The Washington PostDemocracy Dies in Darkness

If Scotland votes to secede, it joins very rare company

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This post has been updated.

Countries don't like it when regions decide they want to be independent. When the American South decided it wanted to secede, the United States government spent 1861 to 1865 convincing it that it had made a bad decision. (Not everyone was convinced.) This is the history of the world: New countries are often formed only after bloodshed.

Making what's happening in Scotland on Thursday rather unique. If it votes to secede from Great Britain -- which polling suggests is a solid "maybe" -- it will become one of only a few countries to have been born by a vote. (Visit AreTheScotsIndependentYet.com for an immediate answer to the question.)

What constitutes a secession of the sort that Scotland might experience is itself tricky to define. We turned to the CIA World Fact Book to find countries that it considers to have save been created by secession. But that, too, wasn't clear. Take Panama. It seceded from Colombia, but (as those who've been watching the PBS special on the Roosevelts this week know) it was hardly as simple as their shaking hands with Colombia's president. Or Kosovo. In the eyes of the United States, it is an independent country. That opinion is not shared. And Crimea. Did its vote count?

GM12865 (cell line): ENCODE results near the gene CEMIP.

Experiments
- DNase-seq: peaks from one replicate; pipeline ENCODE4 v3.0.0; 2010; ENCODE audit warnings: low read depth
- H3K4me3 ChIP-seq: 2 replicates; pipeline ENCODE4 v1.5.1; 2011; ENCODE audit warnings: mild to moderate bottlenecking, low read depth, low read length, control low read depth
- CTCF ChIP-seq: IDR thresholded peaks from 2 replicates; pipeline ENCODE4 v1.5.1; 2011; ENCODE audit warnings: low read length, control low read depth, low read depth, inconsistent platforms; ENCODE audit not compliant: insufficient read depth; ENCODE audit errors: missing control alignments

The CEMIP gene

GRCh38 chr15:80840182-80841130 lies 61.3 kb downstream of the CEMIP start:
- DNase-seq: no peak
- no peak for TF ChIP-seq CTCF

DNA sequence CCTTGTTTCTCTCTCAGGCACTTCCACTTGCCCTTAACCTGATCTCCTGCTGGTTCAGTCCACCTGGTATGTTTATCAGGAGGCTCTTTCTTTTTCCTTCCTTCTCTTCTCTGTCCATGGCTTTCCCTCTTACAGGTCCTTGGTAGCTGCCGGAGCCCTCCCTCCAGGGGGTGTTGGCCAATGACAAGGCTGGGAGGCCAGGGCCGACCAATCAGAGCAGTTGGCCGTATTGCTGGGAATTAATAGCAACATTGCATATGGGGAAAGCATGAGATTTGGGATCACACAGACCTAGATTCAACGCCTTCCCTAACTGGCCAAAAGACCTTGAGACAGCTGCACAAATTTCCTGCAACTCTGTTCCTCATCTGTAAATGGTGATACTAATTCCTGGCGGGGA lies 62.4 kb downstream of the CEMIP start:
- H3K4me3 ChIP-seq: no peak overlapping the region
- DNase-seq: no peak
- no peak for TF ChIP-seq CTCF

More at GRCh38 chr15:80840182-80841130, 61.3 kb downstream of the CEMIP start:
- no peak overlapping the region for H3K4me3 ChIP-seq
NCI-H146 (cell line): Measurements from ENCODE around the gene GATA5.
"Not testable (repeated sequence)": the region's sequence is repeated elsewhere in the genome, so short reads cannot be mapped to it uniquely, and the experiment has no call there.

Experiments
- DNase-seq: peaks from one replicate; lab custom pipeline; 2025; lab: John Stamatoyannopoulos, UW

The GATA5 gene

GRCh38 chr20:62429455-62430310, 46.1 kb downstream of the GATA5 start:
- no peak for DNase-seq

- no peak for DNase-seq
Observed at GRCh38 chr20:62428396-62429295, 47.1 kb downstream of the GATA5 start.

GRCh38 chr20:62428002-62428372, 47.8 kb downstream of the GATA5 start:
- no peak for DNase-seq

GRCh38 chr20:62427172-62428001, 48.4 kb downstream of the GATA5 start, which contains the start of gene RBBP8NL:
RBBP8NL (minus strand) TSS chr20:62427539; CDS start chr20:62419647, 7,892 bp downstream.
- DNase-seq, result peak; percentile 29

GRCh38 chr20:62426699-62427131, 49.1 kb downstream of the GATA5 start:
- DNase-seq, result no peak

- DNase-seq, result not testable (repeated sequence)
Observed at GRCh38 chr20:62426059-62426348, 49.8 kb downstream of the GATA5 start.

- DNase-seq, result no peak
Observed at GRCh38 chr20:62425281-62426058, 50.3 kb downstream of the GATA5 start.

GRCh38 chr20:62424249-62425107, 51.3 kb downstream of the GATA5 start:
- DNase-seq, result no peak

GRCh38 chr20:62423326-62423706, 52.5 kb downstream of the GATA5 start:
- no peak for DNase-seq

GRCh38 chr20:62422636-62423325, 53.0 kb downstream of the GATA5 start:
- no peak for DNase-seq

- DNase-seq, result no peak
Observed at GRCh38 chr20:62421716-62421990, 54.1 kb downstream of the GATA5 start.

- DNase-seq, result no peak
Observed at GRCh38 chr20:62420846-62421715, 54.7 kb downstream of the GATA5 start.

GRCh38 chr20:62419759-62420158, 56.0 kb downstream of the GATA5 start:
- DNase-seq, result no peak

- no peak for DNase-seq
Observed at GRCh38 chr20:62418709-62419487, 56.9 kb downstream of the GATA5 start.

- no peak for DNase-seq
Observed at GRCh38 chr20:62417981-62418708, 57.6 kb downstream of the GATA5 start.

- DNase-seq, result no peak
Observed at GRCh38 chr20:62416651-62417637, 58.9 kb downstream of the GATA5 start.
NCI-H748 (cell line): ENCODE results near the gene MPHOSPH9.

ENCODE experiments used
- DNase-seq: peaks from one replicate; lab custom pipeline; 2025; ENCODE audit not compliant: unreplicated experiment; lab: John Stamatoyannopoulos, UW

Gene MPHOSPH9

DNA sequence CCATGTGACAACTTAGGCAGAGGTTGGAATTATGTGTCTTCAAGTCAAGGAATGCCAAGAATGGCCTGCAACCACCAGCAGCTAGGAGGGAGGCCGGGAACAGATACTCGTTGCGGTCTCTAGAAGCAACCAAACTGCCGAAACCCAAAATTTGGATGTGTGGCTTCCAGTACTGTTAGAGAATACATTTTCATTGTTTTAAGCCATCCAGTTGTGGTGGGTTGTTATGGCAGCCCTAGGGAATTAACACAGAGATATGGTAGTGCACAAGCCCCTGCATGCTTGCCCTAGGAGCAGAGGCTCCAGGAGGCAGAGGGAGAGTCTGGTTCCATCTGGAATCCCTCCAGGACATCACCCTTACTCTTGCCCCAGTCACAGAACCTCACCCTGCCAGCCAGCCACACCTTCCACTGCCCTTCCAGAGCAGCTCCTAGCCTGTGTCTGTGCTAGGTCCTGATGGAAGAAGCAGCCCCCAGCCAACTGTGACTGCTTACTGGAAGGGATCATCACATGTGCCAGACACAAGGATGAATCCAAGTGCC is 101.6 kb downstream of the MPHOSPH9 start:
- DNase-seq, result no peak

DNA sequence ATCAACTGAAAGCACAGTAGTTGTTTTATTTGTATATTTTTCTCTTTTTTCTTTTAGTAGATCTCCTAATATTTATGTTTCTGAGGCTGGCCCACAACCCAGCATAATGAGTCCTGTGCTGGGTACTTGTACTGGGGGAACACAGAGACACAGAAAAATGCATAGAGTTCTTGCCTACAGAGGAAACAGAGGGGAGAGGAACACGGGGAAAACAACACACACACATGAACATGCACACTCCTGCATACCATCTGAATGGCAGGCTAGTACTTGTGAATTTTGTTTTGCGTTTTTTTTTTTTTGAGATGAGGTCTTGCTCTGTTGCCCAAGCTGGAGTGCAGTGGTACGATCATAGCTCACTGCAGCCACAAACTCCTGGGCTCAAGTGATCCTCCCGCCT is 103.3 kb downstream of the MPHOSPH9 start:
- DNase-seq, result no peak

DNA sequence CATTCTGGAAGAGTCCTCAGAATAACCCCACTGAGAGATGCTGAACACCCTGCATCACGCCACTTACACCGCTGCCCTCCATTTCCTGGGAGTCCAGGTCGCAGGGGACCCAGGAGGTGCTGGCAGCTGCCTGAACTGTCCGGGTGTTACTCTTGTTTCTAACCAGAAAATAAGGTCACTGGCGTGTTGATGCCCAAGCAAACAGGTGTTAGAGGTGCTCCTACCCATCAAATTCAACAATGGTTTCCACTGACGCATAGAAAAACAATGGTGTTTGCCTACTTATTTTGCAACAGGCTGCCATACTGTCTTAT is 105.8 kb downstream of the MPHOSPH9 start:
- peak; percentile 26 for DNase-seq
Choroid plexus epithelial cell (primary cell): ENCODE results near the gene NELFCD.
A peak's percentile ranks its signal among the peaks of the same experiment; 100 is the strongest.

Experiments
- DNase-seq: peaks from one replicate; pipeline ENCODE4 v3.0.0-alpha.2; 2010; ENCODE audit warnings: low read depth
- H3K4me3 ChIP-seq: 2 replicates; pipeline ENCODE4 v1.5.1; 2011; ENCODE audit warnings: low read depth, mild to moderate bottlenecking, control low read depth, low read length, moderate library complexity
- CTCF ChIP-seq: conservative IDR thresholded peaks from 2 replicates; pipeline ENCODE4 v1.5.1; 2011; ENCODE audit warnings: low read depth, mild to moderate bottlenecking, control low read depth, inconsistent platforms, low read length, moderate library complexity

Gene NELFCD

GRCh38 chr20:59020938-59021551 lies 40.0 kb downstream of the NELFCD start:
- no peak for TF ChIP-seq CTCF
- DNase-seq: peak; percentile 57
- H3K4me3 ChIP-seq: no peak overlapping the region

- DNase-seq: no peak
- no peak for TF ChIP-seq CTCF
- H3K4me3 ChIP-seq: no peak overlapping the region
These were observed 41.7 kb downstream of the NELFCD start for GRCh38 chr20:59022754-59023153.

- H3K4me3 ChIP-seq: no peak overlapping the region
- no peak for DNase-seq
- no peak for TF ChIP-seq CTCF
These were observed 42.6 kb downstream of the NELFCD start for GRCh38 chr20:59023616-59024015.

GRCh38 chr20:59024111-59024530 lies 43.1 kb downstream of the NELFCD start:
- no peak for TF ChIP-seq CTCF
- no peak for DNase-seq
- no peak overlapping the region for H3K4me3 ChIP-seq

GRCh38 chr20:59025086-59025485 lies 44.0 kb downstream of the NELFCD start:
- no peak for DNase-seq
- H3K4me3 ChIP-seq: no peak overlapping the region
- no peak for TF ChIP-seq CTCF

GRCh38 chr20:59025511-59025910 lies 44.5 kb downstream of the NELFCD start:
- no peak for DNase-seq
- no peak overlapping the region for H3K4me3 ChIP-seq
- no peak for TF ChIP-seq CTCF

Here's what our best research suggests are the only countries (and, for kicks, American states) to have been born through secession and that still exist. If we missed something, let us know. But given how rare secessions are, we are pretty confident we didn't.

Update: We did. We forgot Norway and East Timor.

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